There are various factors that you should consider before applying for your mortgage. We've outlined the key considerations below.
Upfront costs. You'll need to spend quite a lot before you even start paying for the mortgage, on things like:
Usually a solicitor or licensed conveyancer needs to be appointed to deal with the legal aspects of buying a property. There will be costs involved and these can vary, so it's worth gathering a few quotes.
Your lender will value the property to make sure it's an acceptable security for the loan. The type of valuation will depend on the property type and who your lender is. Some lenders conduct a drive-past valuation for low risk properties, although if you want to buy a listed thatched cottage, for example, the valuation will be more in-depth and so more expensive.
You should always consider whether to rely on the lender's valuation, or to have your own survey done which will highlight any shortcomings in the property, like damp in the walls or in the roof. The price of the survey could save you a fortune on unforeseen repairs in the future.
Seller of the properties in England or Wales must provide an Energy Performance Certificate which replaced the old Home Information Pack. Your estate agent will be able to arrange this for you.
Most mortgage lenders charge an arrangement or application fee when you take out a mortgage, although some will let you add the cost of this to the mortgage advance. The fee depends on the lender and the mortgage offer.
Before you fall in love with your dream home, make sure you can get a mortgage to buy it. You may need a substantial deposit.
The ratio between the amount of the mortgage and the value of property is called the loan-to-value (LTV). For example, a £90,000 mortgage on a property worth £100,000 would result in an LTV of 90%, so you'll need a deposit of £10,000.
Mortgage rates tend to be closely linked to the Bank of England base rate, and the rates at which banks lend money to each other.
Rates can vary, and this makes a big difference to how much you have to pay each month.
Look beyond at the initial rate, as there may be hefty fees payable.
The figures can be pretty scary, but the true cost figure highlights how much your mortgage will cost over the years. Unless you are on a 25-year fixed mortgage it will no doubt change, but still gives you a good method to compare mortgages.
With a repayment mortgage your monthly repayment covers both the interest and capital amount. The repayments are calculated to make sure that your mortgage is completely paid off at the end of the term.
Interest only mortgages are cheaper than repayment mortgages but leave the full mortgage amount outstanding at the end of the term. So the saving on the mortgage itself needs to go towards a savings plan designed to repay the mortgage when it is due. If you are lucky the savings plan may reach the mortgage amount early so you can repay the loan. However, it may underperform leaving you with an outstanding debt – there are no guarantees. [Note: these mortgages are increasingly hard to come by these days given the risks involved, with most lenders offering repayment terms as the first option.]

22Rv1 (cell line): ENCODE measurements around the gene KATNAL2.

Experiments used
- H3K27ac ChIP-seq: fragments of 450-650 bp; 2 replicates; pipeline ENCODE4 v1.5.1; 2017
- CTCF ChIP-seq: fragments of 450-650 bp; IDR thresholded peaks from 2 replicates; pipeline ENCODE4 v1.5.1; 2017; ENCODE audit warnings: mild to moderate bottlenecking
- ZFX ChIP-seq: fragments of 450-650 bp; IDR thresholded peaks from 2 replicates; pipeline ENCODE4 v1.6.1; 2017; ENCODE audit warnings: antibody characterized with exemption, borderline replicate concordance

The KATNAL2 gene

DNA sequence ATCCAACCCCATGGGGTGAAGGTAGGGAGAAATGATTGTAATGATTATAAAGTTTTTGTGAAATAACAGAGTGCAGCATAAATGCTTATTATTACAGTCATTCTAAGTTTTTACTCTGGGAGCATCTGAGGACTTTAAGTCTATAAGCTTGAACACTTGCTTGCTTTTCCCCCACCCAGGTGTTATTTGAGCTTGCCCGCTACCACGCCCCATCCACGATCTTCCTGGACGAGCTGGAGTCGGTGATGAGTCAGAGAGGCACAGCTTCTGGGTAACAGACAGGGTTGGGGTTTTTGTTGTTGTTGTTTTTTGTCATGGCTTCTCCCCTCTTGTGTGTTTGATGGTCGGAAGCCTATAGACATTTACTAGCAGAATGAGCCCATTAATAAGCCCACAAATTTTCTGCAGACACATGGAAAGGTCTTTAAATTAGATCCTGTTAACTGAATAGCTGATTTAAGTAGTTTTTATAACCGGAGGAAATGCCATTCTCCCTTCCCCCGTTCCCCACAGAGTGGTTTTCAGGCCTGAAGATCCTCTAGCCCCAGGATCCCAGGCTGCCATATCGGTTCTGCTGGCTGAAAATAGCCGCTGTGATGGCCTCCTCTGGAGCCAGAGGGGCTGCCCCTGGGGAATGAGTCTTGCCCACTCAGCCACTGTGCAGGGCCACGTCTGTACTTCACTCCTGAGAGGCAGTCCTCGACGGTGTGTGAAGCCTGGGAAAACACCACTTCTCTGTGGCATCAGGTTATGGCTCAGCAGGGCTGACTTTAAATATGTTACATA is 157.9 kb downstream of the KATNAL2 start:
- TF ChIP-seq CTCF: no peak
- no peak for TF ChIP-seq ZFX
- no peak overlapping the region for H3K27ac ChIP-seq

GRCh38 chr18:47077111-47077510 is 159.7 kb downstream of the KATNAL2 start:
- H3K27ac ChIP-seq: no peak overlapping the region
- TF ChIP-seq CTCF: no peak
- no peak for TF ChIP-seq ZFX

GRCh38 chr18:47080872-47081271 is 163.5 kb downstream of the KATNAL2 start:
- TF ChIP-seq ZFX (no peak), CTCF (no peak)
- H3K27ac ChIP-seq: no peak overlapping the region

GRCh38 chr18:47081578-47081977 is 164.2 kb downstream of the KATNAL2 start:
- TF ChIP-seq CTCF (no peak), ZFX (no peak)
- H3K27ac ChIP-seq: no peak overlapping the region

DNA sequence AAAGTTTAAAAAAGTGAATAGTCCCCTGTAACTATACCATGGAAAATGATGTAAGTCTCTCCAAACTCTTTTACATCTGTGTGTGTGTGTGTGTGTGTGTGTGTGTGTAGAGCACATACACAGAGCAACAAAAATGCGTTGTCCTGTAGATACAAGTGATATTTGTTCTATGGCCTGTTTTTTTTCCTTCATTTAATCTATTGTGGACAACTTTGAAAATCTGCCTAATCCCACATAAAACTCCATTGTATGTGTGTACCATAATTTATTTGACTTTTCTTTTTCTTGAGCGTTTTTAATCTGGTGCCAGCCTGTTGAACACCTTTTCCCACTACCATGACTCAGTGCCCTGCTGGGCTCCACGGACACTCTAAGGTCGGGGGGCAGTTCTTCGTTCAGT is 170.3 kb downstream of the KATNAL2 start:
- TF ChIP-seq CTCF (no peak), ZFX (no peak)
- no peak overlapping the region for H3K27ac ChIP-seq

You can get fixed rate mortgages, variable rate mortgages and discounted rate mortgages on either a repayment or interest only basis. You may also be able to get a proportion of your mortgage on each basis to hedge your bets, but you'll need to speak to your lender.
Your lender should do a careful assessment of your ability to repay the mortgage and should only lend what they think you can repay. Things change, however, so you should try to have a contingency fund available. Bear in mind, too, that affordability criteria is becoming increasingly strict, so you should make absolutely certain that you can afford the repayments now as well as when rates rise – and make sure you can prove it – as otherwise you could find your application is declined.
Fixed rate mortgages let you budget precisely, while discounted rate variable mortgages keep the cost down in the early years, so you'll need to weigh up a few things before you make your decision.
If you think you may move in the next few years, make sure your mortgage is portable, as this could save you a lot of money. If a mortgage is portable, it means you can keep it with the same lender if you move house.
Lenders may waive or reduce early repayment fees if you're on a fixed rate or discounted rate deal.
If your mortgage isn't portable but you want to move, you'll probably be hit with early repayment fees, which can be hefty.
You'll need to take out various forms of insurance when securing a mortgage, and these can also add to your outgoings. Types to consider include:
If you use a mortgage broker, make sure they are authorised by the Financial Conduct Authority. You can check by looking at the FCA's register of authorised firms at www.fsa.gov.uk/register.
Guide Updated: 16.03.15
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Disclaimer: This information is intended solely to provide guidance and is not financial advice. Moneyfacts will not be liable for any loss arising from your use or reliance on this information. If you are in any doubt, Moneyfacts recommends you obtain independent financial advice.
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